[Update: The Hamilton County Democratic Party executive committee wisely voted against censuring Ben Lindy. Apparently Lindy was asked, “Why did the story end up in the Washington Post?” That’s easy: the best way to ‘go viral’ is to do something really stupid.]

Ben Lindy is the kind of person we all hope goes into politics: he grew up in Cincinnati, went straight from Cincinnati public school to Yale, then taught through Teach for America, then worked in the DC Public Schools system, then went to Yale Law, and then returned to Ohio to establish Teach for America’s office in Cincinnati. Now he’s running for state representative back in his hometown.

I met Ben Lindy during our first week at Yale. He’s the nicest and most trustworthy person I know. If you meet him, he’ll be the nicest and most trustworthy person you know. It doesn’t surprise me that, though an “upstart” candidate who wasn’t backed by the party, he’s now surging into the lead for the 31st District of Ohio. He’s a great guy who has committed himself to education, which I shouldn’t have to tell you is the first step in building a better world for our children. If our state capitols were filled with people like Ben, we’d have balanced budgets, flying cars, and kindergartners doing calculus (or as close to these things as we can get).

But now there’s a “controversy” surrounding him. It seems the Hamilton County Democratic Party establishment favors someone else — why would they do that is a good question that needs to be asked — and so they dug deep into Ben’s past to find the absolute worst thing about him they could find, a skeleton in his closet to knock him out of the race. 
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If you live near the Philadelphia area, and you’re into fitness or running, come out to the 5th Annual Runny Nose 5k Run and 1 Mile Walk on the morning of Sunday, June 26th, 2016, at Lorimer Park in Abington. All proceeds go to fund fitness, sign language, and music programs at

Soon after the Super Bowl concluded, I received an email from a college classmate, addressed to me and another attorney from our class: “Did you guys see this Super Bowl ad that ran only in Georgia last night? As attorneys, perhaps it speaks to your own professional pride.” The link was to personal injury attorney Jamie Casino’s two-minute tale of sin and redemption (with a prominent flaming sledgehammer), described variously as “the Most Insanely Epic Super Bowl Ad Last Night” (Slate) and “Ridiculously Badass” (Adweek) and “Batshit Amazing” (Deadspin).

Four points come to mind.

First, the ad was only possible because of Georgia’s sensible rules on attorney marketing. In many states, like Florida, Casino’s ad would have been prohibited by absurd Bar Association rules that go so far as to “prohibit images of an American flag, the Statue of Liberty, and a cactus,” as I discussed back in December. You can see in the comments to my post about Florida’s rules former Georgia Bar President Ken Shigley describing the sensible approach they took, which simply prohibits “false, fraudulent, deceptive or misleading” advertisements, and then requires certain disclaimers.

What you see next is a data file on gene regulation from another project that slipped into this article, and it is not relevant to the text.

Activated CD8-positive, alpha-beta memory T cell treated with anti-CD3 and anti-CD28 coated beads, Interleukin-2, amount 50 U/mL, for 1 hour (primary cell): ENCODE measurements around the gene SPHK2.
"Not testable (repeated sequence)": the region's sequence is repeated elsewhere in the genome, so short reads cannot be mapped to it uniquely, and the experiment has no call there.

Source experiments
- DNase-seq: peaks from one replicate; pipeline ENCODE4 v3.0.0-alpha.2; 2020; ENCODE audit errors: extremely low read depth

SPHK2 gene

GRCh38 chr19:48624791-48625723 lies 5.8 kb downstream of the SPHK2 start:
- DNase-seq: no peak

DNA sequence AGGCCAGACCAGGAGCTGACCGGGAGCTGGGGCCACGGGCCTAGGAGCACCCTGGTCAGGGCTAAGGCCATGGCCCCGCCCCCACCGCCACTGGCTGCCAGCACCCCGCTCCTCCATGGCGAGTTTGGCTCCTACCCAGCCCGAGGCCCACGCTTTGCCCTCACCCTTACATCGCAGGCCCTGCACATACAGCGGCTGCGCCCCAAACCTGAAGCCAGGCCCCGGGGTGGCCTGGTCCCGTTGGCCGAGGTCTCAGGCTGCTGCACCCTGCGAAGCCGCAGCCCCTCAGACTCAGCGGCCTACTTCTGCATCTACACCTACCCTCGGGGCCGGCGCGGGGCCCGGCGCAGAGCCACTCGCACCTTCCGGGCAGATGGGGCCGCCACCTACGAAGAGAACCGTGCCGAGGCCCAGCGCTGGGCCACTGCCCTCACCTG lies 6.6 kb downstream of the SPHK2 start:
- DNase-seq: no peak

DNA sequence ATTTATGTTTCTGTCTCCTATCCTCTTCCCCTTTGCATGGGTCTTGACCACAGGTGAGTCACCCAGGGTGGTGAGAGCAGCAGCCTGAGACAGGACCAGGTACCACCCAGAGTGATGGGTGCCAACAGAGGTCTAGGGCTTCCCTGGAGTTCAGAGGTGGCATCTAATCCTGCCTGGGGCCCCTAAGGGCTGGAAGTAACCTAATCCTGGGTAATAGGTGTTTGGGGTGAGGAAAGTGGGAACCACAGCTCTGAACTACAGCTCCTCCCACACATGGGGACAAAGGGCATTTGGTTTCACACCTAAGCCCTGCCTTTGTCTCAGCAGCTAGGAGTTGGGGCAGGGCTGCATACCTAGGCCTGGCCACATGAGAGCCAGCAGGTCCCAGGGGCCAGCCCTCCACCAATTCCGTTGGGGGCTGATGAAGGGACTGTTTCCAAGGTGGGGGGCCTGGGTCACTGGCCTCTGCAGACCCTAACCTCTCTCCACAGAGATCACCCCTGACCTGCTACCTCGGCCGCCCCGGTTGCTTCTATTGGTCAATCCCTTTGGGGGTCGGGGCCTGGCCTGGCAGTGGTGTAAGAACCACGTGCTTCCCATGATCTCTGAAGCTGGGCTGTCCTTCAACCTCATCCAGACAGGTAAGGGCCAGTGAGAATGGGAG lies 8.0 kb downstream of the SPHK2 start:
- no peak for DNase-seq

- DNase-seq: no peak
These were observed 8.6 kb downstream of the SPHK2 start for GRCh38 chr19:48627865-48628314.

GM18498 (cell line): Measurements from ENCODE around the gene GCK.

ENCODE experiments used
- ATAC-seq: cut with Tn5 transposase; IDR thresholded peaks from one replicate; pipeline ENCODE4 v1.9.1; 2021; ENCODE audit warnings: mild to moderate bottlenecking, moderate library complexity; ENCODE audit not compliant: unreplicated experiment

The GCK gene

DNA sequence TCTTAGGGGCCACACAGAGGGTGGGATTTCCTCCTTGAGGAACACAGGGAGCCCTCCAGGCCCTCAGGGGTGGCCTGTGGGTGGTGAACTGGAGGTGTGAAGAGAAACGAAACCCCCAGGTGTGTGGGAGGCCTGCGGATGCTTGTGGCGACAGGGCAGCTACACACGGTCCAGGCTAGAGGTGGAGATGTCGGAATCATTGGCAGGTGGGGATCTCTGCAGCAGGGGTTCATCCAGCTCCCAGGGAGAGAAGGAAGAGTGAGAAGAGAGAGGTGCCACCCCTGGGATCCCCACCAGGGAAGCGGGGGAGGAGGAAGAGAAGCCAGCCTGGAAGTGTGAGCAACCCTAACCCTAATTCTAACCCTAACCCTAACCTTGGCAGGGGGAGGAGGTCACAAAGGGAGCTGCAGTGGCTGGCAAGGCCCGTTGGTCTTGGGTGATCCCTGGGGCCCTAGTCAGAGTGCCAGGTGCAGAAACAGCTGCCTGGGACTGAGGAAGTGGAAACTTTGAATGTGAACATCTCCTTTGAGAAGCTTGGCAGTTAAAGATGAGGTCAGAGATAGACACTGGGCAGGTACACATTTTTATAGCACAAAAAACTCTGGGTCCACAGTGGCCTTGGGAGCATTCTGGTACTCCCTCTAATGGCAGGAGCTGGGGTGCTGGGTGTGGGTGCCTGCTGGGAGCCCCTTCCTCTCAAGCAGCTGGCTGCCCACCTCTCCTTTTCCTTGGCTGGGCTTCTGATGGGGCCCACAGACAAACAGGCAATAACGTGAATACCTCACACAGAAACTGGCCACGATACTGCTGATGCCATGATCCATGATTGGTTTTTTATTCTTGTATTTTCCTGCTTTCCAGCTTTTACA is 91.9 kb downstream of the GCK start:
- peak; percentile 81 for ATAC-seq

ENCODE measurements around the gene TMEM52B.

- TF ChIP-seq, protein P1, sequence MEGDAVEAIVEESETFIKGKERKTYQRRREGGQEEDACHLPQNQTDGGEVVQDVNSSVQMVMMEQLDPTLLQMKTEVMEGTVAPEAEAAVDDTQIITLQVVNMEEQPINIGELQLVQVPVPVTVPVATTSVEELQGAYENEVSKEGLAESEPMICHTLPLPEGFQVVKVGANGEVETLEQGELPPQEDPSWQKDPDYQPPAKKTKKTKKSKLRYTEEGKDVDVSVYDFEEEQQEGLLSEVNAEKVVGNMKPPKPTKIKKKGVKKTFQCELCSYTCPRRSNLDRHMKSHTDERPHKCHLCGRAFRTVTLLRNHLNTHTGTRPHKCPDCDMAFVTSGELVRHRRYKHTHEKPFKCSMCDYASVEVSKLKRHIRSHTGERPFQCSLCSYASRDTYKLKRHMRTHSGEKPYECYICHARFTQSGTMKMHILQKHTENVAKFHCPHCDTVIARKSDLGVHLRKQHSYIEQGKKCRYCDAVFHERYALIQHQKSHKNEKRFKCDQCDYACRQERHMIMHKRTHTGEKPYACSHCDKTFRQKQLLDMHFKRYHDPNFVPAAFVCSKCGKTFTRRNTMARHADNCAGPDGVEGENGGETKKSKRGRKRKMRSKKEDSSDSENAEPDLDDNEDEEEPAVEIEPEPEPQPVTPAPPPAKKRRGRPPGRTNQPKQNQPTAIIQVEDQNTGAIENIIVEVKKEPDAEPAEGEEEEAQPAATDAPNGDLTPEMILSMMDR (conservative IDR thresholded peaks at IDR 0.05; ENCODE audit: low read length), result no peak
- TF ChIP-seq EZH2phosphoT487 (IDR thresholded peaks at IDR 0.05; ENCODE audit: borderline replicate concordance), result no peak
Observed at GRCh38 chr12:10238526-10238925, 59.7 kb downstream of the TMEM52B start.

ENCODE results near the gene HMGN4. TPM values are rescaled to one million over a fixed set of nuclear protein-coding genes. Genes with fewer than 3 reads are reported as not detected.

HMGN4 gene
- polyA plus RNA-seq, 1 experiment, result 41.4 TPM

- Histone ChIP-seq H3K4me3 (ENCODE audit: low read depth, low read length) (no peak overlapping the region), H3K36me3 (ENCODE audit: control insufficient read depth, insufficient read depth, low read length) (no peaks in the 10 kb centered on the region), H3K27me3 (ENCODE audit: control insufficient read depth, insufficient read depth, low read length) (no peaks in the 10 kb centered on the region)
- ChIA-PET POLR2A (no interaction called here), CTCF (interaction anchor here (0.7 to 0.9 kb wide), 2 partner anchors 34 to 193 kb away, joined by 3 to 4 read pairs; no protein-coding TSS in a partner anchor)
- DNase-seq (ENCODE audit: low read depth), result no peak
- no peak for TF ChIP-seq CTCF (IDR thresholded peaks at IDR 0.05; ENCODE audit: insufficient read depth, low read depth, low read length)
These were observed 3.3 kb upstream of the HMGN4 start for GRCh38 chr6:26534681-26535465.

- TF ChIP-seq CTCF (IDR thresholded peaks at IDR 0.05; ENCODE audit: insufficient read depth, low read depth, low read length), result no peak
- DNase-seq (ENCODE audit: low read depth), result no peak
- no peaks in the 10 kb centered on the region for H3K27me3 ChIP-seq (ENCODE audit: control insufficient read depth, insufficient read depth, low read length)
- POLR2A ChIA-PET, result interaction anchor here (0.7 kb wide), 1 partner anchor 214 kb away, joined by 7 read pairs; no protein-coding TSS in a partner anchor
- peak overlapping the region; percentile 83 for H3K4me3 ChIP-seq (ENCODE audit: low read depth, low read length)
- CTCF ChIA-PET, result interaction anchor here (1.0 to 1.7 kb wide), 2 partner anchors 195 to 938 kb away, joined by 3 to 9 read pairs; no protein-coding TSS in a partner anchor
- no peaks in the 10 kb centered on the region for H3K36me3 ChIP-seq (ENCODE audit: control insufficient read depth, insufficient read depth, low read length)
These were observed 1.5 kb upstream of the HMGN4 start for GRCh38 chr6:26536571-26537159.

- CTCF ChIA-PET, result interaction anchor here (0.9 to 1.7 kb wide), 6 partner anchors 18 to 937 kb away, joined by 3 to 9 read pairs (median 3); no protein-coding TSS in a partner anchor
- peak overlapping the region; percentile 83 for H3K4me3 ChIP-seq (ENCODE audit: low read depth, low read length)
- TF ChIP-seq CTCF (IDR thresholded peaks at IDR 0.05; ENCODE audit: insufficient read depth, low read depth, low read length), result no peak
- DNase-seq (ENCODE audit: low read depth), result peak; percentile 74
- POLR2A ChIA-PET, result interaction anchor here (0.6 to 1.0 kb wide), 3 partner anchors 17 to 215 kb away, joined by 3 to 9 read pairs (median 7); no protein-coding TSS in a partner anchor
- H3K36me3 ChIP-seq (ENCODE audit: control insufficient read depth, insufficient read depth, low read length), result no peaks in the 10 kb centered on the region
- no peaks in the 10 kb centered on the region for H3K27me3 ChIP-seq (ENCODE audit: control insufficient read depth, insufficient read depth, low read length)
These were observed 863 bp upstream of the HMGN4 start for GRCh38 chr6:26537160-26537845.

Second, to all the traditionalists who believe that flashy ads like Casino’s inherently demean the legal profession, I say, to paraphrase Bob Dylan, is there anything more American than advertising? Whatever the ad’s positives and negatives, the ad tells potential clients a lot about Jamie Casino — and that’s a good thing. Lawyers are not wholly interchangeable. The reason that superlatives like “best” and the like are sometimes prohibited in attorney advertising is because they’re meaningless, and Jamie Casino’s ad is anything but meaningless.

However, just because Jamie Casino should be able to make such an ad doesn’t mean that he should actually do it.
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Three years ago, Professor Richard Epstein of the University of Chicago was peddling falsehoods and misconceptions about malpractice law that wouldn’t pass a 1L Torts class. Via Walter Olson, I see he’s back with a piece titled, “The Myth of a Pro-Business SCOTUS,” claiming “Commentators inaccurately condemn the five conservative justices as corporate shills.” He specifically mentions articles by Erwin Chemerinsky, Adam Liptak, Arthur Miller (whose article I discussed previously) and the recent analysis by Lee Epstein, William Landes, and Richard Posner.

Epstein raises three complaints about attacks on the Roberts Court: “selection bias; misplaced significance; and failure to account for the importance of consistently taking the ex ante perspective.”

Before we go on, be sure to read my summary of the Supreme Court’s 2012–2013 Term as it affected consumers, employees, and patients. “Business” — at least big business — won over Middle America at every turn. It’s not just a matter of individuals losing the only tools they have to keep the dangers of corporate greed and recklessness in check. Small businesses, for example, were told in American Express Co. v. Italian Colors Restaurant that they can’t use antitrust laws anymore, because the Supreme Court thinks its better for big banks to reap unjust and illegal profits than it is for small businesses to have their day in court.

Unsurprisingly, when Epstein reviews several recent Supreme Court cases, he leaves AmEx out. Kind of says it all, doesn’t it? 
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Sometimes, it feels like there is too much to do. You are no longer juggling balls — there are too many balls for that. You have multiple cases, each of which is "hot," moving quickly and independent of one another.

Now what?

First, decide if it really is too much. Look at each case in